Polyhedral cone is defined as $C= \{x \in \mathbb{R}^n \mid Ax \geq 0\}$. Let $C_1$ and $C_2$ be two polyhedral cones in $\mathbb{R}^n$. Show that $C_1+C_2$ is also a polyhedral cone.

My try: Let $x + y \in C_1 + C_2$ we need to show there is a matrix $D$ such that $D(x+y) \geq 0$. To show that we need to use the facts that $x \in C_1 \rightarrow Ax \geq 0$ and $y \in C_2 \rightarrow By \geq 0$ for some appropriate $A$ and $B$.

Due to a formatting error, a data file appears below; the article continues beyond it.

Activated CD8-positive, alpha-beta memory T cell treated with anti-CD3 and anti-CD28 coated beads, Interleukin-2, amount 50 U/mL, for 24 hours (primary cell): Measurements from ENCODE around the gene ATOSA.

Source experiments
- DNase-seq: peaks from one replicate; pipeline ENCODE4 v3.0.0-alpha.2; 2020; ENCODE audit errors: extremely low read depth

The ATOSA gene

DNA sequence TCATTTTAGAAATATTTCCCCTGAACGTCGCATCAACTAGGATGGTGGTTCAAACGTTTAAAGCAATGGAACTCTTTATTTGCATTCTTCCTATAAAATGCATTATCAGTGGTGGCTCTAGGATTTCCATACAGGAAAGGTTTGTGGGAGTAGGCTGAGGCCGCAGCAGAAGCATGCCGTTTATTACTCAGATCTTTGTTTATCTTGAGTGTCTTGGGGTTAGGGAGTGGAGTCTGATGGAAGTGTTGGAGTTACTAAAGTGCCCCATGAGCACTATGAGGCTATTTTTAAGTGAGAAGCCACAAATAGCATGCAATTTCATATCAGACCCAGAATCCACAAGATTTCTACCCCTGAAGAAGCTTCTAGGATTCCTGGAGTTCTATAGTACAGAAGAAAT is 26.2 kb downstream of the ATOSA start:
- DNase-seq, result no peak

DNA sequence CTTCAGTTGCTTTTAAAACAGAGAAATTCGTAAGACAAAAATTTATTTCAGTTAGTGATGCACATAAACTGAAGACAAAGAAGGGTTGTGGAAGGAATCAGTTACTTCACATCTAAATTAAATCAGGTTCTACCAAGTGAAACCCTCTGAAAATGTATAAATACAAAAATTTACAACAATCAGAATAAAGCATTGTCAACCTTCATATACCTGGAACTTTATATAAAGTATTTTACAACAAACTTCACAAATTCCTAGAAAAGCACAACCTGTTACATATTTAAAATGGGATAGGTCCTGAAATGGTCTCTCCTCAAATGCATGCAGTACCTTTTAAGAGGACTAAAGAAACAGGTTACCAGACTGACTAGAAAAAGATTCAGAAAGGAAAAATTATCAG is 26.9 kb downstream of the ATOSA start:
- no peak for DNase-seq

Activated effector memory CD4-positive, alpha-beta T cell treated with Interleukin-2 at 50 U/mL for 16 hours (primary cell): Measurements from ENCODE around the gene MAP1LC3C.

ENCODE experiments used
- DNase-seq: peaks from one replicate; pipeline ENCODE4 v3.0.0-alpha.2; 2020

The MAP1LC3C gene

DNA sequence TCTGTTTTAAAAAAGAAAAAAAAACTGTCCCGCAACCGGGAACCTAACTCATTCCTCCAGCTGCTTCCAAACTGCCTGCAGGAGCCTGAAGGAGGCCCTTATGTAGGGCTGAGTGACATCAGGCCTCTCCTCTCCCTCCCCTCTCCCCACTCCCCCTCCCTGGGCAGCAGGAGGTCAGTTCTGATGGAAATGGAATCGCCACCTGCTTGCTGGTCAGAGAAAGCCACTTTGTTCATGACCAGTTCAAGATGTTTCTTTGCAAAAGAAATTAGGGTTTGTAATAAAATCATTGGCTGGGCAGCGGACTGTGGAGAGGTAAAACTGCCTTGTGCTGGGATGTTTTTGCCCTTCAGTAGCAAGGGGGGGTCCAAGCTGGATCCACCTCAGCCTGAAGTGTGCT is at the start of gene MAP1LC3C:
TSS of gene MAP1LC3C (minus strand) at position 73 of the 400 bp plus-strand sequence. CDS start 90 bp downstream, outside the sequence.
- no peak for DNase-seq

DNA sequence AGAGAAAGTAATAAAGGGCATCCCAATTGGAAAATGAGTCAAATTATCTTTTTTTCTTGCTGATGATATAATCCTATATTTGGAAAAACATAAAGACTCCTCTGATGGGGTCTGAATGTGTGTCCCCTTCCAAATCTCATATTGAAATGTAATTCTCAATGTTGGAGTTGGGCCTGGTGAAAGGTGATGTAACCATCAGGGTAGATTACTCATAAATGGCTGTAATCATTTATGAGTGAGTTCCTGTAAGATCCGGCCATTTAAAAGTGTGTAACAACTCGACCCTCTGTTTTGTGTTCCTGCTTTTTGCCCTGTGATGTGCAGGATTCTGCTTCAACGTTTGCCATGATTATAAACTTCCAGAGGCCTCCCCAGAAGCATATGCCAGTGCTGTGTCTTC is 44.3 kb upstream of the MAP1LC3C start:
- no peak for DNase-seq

My question: How can we use $A$ and $B$ to connect them to $D$.


First, $z\in C_1+C_2$ if and only if there are $x,y$ such that $x+y=z$, $Ax\ge0$, $Bx\ge0$. That is, $z$ is the third component of vectors in the cone $$ \left\{ (x,y,z) \in (\mathbb R^n)^3: \pmatrix{I & I & -I \\ -I&-I&I \\ A & 0&0\\0&B&0} \pmatrix{x\\y\\z}\ge \pmatrix{ 0\\0\\0\\0} \right\}. $$ Now use Fourier-Motzkin elimination to compute the projection onto the $z$-component. It follows that $C_1+C_2$ is a polyhedral cone.

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